In Effect, context refers to a container that holds important contextual data required for the execution of effects. It's a conceptual construct that enables effects to access and utilize contextual data within their execution scope.

Think of context as a Map<Tag, Impl> that associates Tags with their corresponding implementations. By providing the appropriate context to an effect, the effect gains access to the specific contextual data it needs. This allows the effect to perform operations that rely on that data.

Context plays a vital role in managing dependencies and facilitating the composition of effects in a modular and flexible manner. It ensures that effects have access to the necessary data they depend on, making it easier to organize and maintain code.

Dual (API)

In the context of APIs, "dual" refers to a function that supports both the "data-first" and "data-last" variants. It means that the API can be used interchangeably with either style, depending on the developer's preference.

One example of a dual API is the map function of the Effect data type.

In the "data-first" variant, the effect is passed as the first argument to map:

import { Effect } from "effect", (n) => n + 1)

while in the "data-last" variant, the effect is passed as the first argument to the pipe function, followed by the map function:

import { Effect, pipe } from "effect"
  Effect.succeed(1), => n + 1)
// or
Effect.succeed(1).pipe( => n + 1))

Distributed workflow

Things that may execute across multiple execution boundaries.

Expected Errors

Also referred to as failures, typed errors or recoverable errors.

These are errors that developers anticipate and expect as part of normal program execution. Expected errors are tracked at the type level by the Effect data type in the "Error" channel:

Effect<Context, Error, Value>


A "fiber" is a small unit of work or a lightweight thread of execution. It represents a specific computation or an effectful operation in a program. Fibers are used to manage concurrency and asynchronous tasks.

Think of a fiber as a worker that performs a specific job. It can be started, paused, resumed, and even interrupted. Fibers are useful when we want to perform multiple tasks simultaneously or handle long-running operations without blocking the main program.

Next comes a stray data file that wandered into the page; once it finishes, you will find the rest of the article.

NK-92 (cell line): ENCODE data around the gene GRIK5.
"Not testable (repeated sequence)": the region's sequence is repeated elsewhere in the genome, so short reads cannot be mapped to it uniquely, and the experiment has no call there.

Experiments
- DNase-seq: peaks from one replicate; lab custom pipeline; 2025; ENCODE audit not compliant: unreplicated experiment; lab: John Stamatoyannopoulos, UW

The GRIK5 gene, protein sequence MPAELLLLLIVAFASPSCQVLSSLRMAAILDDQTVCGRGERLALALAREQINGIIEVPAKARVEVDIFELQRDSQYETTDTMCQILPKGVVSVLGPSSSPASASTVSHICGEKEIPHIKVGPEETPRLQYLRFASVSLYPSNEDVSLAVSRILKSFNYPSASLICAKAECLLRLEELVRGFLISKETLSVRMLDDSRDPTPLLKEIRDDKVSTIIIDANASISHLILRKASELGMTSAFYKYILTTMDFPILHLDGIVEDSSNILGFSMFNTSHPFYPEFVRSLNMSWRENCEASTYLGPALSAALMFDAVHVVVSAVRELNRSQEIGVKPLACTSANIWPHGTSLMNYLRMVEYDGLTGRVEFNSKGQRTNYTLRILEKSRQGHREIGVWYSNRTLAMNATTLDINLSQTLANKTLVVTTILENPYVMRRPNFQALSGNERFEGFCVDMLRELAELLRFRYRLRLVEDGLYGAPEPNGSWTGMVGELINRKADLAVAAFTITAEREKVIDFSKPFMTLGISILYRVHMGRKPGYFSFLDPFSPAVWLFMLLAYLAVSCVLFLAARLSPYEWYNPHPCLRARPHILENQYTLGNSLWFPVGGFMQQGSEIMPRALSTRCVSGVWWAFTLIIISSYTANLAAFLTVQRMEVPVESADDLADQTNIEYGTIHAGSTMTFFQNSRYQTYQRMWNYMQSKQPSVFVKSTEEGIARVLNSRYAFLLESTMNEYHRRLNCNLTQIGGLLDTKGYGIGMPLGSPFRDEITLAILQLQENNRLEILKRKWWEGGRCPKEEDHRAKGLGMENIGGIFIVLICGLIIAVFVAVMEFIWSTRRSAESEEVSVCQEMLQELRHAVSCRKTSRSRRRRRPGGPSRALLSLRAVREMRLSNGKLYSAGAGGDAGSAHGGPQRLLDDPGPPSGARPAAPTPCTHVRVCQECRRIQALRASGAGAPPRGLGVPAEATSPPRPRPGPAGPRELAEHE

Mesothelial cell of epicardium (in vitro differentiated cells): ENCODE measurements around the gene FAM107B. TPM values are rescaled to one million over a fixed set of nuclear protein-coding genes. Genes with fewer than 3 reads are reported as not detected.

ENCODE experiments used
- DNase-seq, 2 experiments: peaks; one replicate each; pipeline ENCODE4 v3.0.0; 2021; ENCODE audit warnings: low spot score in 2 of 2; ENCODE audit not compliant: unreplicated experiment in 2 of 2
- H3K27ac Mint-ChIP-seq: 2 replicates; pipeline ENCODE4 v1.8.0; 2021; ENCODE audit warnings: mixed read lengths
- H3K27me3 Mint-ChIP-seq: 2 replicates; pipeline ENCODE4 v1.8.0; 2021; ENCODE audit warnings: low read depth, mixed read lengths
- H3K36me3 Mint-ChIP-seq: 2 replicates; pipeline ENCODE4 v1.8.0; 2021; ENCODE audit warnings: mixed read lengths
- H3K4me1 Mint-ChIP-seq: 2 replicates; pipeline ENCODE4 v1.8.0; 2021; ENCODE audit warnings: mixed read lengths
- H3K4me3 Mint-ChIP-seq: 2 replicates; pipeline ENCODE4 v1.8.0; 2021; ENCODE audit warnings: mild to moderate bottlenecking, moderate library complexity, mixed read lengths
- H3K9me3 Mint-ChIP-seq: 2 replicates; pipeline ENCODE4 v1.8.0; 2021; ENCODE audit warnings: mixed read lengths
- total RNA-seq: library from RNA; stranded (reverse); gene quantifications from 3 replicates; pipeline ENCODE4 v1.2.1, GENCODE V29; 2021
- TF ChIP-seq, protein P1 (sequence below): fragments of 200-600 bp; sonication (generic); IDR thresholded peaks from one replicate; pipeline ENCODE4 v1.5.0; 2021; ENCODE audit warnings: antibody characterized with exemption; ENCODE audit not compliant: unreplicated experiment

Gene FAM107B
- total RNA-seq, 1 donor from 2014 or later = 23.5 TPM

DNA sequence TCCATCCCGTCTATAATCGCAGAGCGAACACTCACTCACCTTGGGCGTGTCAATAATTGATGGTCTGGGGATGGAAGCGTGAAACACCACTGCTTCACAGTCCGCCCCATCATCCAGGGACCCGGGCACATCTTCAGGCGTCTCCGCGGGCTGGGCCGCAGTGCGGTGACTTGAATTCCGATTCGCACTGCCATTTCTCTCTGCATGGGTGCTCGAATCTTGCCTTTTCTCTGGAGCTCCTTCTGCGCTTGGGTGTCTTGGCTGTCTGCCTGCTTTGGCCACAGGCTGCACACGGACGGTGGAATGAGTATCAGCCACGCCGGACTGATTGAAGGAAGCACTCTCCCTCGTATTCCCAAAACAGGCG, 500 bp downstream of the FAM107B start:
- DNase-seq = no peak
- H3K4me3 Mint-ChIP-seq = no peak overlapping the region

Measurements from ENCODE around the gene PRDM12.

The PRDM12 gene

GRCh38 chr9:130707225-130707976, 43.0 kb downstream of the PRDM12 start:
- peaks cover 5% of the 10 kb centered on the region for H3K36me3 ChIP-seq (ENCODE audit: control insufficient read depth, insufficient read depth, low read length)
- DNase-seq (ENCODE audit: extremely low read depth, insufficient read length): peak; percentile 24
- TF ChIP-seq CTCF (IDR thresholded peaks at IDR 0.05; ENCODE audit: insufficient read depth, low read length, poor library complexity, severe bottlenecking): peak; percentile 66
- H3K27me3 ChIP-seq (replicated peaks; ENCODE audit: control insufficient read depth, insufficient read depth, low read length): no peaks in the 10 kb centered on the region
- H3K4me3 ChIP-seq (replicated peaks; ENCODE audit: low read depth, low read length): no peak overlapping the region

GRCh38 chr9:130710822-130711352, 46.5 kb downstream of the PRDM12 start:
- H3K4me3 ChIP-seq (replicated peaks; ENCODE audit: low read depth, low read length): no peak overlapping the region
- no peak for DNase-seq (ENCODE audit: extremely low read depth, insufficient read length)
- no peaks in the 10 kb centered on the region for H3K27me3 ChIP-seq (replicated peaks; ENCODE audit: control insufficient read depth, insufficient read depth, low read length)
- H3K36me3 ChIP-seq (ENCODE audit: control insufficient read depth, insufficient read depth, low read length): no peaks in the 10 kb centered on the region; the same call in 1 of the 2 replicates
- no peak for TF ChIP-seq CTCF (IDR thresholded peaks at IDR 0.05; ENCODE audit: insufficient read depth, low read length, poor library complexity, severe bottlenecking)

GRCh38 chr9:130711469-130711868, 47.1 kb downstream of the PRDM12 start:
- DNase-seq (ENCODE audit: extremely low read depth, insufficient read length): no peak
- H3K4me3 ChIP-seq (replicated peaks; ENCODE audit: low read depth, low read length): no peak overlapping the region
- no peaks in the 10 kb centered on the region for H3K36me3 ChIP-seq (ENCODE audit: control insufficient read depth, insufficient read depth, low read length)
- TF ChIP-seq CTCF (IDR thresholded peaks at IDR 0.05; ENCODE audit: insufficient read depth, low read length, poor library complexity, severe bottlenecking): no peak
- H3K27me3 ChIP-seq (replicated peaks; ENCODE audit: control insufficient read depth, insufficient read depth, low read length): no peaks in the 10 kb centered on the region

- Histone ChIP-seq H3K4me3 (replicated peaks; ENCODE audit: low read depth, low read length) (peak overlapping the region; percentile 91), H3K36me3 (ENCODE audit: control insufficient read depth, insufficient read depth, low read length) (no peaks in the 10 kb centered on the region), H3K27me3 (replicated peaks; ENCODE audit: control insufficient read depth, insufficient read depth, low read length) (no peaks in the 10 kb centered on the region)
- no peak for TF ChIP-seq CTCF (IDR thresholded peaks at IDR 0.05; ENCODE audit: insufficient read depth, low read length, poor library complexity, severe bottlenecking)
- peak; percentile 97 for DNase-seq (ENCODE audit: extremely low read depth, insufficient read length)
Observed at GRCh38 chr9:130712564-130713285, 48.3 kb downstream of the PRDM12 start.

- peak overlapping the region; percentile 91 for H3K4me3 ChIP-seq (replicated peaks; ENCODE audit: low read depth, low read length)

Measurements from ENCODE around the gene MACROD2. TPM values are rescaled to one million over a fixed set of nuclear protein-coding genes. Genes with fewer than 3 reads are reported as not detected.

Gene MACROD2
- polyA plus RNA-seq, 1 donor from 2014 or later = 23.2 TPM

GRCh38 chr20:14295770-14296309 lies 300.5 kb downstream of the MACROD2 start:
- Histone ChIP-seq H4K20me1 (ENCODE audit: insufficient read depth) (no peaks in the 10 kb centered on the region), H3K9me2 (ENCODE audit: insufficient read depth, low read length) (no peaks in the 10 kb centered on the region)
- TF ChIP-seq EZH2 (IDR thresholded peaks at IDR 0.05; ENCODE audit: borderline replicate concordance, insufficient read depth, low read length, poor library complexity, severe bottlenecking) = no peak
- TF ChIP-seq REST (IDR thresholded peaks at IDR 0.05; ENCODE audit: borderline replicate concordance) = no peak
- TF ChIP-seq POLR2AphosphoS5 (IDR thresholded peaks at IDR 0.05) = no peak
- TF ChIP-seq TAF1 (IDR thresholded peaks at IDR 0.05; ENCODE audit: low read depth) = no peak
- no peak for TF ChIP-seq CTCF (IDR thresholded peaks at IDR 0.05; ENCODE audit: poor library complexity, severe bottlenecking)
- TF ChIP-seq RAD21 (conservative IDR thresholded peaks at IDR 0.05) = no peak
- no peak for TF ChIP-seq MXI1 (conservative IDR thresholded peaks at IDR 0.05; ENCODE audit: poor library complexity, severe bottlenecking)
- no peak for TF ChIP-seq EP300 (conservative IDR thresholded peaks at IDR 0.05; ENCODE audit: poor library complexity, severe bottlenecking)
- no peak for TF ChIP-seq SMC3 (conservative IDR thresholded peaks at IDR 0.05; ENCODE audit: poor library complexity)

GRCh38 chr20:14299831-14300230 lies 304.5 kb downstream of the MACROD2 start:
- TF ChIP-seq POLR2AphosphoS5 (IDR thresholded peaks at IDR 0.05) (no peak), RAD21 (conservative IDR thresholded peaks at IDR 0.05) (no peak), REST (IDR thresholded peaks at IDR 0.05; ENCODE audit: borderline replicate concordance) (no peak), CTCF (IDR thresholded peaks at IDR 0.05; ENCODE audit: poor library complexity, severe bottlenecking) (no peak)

By using fibers, developers can control and coordinate the execution of tasks, allowing for efficient multitasking and responsiveness in their applications.

To summarize:

  • An Effect is a higher-level concept that describes an effectful computation. It is lazy and immutable, meaning it represents a computation that may produce a value or fail but does not immediately execute.
  • A fiber, on the other hand, represents the running execution of an Effect. It can be interrupted or awaited to retrieve its result. Think of it as a way to control and interact with the ongoing computation.


Interruption errors occur when the execution of a running fiber is deliberately interrupted.

Local workflow

Things that execute within a single execution boundary.

Pipeline (of Effects)

A "pipeline" refers to a series of sequential operations performed on Effect values to achieve a desired result. When working with Effect, a pipeline typically consists of operations such as mapping, flat-mapping, filtering, and error handling, among others. Each operation in the pipeline takes an input Effect and produces an output Effect, which becomes the input for the next operation in the sequence.


A Schedule is an immutable value that defines a strategy for repeating or retrying an effectful operation. Schedules can be composed and combined together to create more complex recurrence patterns. This allows for flexible and customizable scheduling strategies.


A Service is an interface that defines a set of operations or functionality. Services encapsulate specific capabilities or behaviors that can be utilized by effects. By providing service implementations, we can enhance the capabilities of effects and enable them to interact with external systems, perform IO operations, or access shared resources. Services are usually associated with Tags, which allow effects to locate and access the corresponding service implementation during runtime.


In Effect, a Tag is a unique marker that represents a specific value in a Context. It is used when you need to uniquely identify something in a "bag of type-safe things". Tags are similar to map keys but come with associated types. In the context of Effect, a Tag is often used to represent a specific service.

Tags serve as keys that allow Effect to locate and use the corresponding service implementation at runtime. They play a crucial role in managing dependencies in a type-safe manner and providing the required services for the smooth execution of your effects.

For examples of how to use Tags in creating a simple service, check out Creating a Simple Service.

Unexpected Errors

Also referred to as defects, untyped errors, or unrecoverable errors.

These are errors that occur unexpectedly and are not part of the intended program flow.